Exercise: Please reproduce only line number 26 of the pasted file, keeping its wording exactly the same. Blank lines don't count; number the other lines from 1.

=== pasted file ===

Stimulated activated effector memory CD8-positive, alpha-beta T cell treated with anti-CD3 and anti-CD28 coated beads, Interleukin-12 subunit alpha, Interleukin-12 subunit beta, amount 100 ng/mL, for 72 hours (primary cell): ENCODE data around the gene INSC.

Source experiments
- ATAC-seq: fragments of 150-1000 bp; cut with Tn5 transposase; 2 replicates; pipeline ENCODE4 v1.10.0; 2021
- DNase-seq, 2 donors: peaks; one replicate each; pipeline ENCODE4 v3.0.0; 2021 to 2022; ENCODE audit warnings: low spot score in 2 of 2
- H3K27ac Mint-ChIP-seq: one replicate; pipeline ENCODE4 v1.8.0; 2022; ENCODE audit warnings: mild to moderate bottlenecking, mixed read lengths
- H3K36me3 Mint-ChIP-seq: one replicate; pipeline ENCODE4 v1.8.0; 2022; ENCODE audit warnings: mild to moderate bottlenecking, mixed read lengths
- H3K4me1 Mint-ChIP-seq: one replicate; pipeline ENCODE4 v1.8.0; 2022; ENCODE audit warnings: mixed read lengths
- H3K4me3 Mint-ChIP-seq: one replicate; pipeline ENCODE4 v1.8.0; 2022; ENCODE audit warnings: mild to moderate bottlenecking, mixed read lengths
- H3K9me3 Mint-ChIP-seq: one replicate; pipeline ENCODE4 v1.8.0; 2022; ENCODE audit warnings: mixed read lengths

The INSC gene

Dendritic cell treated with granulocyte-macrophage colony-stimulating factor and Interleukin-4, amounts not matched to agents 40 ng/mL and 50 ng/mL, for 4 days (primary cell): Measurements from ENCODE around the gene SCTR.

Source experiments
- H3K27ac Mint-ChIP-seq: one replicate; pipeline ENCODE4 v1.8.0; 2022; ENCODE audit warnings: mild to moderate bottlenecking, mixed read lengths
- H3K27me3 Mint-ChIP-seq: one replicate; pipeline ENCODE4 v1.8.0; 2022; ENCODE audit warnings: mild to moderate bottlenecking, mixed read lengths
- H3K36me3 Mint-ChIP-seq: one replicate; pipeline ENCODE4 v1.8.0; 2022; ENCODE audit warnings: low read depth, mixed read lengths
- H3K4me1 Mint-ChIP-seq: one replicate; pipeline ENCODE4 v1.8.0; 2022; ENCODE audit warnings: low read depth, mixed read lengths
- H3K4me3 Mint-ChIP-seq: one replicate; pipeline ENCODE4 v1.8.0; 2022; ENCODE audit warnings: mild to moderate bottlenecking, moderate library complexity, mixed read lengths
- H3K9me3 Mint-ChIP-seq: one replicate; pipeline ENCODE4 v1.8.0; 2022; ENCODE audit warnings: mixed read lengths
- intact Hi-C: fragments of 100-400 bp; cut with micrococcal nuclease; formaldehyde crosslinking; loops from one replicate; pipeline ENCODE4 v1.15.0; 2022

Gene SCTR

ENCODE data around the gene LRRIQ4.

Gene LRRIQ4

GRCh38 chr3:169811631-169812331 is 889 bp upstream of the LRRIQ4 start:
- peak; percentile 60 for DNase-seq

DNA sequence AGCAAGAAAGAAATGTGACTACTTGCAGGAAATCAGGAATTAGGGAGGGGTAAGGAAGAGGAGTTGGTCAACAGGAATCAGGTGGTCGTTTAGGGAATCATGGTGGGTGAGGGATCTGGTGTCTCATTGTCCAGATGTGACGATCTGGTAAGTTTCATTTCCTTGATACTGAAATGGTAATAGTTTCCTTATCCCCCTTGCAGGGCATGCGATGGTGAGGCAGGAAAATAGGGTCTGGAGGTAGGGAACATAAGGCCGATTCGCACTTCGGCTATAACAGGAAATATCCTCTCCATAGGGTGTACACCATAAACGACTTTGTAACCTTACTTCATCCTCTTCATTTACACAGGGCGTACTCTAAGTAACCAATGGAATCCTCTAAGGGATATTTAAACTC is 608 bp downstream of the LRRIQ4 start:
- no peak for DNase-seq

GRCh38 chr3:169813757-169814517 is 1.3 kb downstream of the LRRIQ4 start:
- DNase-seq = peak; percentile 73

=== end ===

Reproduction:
- no peak for DNase-seq